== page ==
An up-close look at icebergs

An up-close look at icebergs

The Greenland ice sheet, the second largest body of ice in the world which covers roughly 80 percent of the country, has been melting and its glaciers retreating at an accelerated pace in recent years due to warmer temperatures. If all of that ice melts, sea levels will rise by several meters, though there will be regional differences.

Experts can tell from the shape of an iceberg how much of it is likely to be hidden under the waterline. Small icebergs the size of a person are called growlers. Medium bergs can be as big as a large ferry, while a very large berg is the size of several skyscrapers.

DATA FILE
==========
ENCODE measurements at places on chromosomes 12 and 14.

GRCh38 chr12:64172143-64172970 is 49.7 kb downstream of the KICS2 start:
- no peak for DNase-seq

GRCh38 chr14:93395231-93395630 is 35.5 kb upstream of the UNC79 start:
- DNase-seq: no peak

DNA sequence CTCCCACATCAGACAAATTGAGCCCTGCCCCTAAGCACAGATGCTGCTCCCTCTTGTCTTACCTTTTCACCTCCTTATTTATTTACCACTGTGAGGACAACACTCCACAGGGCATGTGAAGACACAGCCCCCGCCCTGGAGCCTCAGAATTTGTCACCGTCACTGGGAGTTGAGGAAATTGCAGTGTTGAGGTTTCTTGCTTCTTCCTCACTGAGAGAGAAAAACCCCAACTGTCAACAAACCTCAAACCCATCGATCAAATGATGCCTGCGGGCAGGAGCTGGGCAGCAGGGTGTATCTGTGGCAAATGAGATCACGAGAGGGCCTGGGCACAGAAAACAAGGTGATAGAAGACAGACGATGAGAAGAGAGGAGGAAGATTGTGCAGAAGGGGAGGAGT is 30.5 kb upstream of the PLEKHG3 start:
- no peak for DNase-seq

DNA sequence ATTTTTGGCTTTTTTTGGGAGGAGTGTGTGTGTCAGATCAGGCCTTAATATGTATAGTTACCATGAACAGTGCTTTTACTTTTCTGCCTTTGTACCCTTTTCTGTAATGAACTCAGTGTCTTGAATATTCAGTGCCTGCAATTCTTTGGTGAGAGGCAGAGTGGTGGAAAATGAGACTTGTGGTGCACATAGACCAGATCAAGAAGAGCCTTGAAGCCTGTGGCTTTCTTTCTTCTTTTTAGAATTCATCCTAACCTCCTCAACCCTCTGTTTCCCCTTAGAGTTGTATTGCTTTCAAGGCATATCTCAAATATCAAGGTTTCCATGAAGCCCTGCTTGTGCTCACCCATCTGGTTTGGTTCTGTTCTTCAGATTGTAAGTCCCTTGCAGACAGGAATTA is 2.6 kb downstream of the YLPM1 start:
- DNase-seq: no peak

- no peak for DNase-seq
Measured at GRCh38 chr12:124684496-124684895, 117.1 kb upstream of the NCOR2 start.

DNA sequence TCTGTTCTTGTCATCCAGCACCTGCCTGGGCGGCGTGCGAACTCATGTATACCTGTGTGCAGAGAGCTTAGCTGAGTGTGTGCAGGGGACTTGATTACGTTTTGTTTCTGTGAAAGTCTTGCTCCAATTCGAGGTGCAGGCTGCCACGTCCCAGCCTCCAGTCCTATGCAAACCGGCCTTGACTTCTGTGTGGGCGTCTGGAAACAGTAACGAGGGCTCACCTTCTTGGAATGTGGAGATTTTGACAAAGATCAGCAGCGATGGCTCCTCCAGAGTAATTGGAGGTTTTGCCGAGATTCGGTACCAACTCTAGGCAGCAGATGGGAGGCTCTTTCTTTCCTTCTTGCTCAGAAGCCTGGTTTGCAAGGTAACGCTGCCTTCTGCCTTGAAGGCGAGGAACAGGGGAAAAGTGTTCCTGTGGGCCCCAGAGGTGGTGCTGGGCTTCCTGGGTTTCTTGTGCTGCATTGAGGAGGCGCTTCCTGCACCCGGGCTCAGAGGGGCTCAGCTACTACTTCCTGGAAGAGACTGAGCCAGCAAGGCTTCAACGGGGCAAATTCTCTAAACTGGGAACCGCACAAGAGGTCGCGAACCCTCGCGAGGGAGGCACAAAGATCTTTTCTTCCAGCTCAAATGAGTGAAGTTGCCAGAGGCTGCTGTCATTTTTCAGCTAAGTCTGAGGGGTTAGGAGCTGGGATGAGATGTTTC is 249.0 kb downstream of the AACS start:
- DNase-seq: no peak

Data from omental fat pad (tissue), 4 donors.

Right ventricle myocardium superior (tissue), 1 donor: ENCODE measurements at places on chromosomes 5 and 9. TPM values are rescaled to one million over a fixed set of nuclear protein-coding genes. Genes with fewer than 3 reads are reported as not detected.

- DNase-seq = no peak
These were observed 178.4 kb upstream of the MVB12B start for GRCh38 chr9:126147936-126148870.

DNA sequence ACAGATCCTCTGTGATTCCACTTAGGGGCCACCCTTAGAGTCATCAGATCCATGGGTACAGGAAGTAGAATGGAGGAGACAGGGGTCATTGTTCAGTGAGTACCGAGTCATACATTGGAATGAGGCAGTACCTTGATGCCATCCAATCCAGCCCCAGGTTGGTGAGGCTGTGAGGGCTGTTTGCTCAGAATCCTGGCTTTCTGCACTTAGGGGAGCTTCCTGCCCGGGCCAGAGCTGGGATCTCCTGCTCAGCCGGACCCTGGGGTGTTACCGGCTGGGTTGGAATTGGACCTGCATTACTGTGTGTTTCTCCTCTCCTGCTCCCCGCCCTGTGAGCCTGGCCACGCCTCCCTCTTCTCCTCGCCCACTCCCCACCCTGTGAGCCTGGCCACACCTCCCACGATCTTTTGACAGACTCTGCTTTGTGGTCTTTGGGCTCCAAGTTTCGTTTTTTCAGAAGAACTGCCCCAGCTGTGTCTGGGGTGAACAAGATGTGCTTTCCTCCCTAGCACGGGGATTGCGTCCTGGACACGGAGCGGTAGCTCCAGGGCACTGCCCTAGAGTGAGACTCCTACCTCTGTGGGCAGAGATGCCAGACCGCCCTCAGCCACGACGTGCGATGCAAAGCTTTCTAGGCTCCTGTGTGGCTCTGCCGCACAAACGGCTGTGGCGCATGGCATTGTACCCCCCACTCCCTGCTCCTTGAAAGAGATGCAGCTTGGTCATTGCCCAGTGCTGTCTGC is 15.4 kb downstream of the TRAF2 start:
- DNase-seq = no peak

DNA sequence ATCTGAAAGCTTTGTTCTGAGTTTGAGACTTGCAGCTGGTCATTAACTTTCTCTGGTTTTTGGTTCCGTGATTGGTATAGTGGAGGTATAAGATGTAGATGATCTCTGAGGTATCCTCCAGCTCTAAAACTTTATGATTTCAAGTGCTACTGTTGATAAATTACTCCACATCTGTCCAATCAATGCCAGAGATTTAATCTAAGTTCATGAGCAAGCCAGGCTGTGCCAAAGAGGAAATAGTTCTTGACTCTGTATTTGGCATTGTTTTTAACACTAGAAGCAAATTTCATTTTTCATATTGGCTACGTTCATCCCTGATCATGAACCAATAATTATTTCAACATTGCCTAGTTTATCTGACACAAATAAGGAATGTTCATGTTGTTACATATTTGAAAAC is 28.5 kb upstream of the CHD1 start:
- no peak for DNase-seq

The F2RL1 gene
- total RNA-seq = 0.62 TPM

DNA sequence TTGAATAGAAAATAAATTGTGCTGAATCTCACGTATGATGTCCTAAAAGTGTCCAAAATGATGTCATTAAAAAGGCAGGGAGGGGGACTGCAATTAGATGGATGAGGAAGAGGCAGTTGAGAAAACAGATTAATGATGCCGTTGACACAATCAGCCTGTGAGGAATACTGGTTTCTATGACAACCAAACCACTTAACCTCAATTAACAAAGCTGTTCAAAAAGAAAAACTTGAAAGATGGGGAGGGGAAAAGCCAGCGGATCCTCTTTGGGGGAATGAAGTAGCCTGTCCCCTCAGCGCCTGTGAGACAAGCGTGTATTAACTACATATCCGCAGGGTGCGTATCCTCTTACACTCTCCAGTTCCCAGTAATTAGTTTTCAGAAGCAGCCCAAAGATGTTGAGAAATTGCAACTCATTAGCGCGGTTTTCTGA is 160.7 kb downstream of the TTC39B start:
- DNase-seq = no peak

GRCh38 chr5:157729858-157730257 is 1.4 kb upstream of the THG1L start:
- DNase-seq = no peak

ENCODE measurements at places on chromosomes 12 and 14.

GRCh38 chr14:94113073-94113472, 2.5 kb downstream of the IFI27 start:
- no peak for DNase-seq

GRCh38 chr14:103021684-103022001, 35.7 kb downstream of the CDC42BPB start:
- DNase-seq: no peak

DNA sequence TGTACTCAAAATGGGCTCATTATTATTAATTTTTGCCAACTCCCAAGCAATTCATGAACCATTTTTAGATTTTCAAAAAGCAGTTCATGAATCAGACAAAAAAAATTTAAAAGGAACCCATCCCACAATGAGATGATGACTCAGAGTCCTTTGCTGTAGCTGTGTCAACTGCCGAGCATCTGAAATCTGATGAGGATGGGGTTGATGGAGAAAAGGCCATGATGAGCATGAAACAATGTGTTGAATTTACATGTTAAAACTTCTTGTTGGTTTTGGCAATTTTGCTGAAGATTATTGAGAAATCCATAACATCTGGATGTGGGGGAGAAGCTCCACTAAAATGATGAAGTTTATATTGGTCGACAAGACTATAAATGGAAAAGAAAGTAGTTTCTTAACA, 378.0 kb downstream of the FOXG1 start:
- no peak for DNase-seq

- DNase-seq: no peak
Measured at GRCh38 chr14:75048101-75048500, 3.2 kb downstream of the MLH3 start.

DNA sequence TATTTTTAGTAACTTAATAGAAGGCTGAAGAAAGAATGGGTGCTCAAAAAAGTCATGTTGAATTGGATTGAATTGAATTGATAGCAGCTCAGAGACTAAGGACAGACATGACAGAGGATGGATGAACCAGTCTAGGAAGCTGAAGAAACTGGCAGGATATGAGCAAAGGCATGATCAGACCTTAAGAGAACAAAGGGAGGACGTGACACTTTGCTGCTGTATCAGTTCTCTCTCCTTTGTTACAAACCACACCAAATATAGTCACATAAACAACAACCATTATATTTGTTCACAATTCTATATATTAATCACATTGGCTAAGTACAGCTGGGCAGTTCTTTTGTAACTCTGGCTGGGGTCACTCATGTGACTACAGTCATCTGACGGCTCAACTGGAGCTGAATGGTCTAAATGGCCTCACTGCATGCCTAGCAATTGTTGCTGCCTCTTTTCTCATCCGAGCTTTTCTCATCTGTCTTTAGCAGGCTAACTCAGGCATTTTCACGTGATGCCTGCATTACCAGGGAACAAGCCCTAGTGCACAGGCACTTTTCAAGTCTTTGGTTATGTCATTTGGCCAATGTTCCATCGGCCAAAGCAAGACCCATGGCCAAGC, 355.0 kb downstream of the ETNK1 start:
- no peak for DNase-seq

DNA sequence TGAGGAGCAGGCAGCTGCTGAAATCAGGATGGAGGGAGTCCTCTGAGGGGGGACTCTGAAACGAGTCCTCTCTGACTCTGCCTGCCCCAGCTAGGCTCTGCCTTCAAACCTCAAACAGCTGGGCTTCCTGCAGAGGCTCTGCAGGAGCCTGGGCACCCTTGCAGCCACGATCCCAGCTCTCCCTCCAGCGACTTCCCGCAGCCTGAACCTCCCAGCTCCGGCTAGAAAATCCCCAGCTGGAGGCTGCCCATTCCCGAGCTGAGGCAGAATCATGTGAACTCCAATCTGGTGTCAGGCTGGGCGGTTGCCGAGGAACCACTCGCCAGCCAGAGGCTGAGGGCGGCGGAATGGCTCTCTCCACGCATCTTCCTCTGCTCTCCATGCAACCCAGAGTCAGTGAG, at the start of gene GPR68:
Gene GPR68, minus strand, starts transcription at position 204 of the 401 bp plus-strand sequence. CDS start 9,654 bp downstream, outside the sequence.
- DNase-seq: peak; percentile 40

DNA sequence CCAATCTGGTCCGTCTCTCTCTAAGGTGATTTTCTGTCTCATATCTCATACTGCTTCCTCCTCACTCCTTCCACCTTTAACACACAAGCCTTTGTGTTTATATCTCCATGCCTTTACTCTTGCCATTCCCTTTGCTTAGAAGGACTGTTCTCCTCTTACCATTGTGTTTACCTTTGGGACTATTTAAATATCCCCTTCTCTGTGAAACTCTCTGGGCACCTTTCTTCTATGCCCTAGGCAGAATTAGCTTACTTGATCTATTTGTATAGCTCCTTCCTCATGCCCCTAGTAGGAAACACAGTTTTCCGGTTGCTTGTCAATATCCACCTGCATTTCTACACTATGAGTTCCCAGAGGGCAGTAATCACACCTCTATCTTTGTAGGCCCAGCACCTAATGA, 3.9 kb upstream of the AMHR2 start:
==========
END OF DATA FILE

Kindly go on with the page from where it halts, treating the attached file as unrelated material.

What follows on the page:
Like snowflakes, no two icebergs are exactly the same. Icebergs aren't sea ice, despite being best known for floating about the ocean. They are actually chunks of glaciers that have broken off at the water's edge. About 90 percent of an iceberg is under the surface of the water. Since glaciers are made from freshwater and compacted over dozens if not hundreds of years, icebergs are naturally among the hardest types of ice a ship might encounter.

Photographer David Goldman documented icebergs while on assignment with a team of  AP journalists as they traveled through the region’s fabled Northwest Passage. 


Photos by David Goldman

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Learn more about the Arctic and read dispatches sent by a team of AP journalists as they traveled through the region’s fabled Northwest Passage last month: https://www.apnews.com/tag/NewArctic

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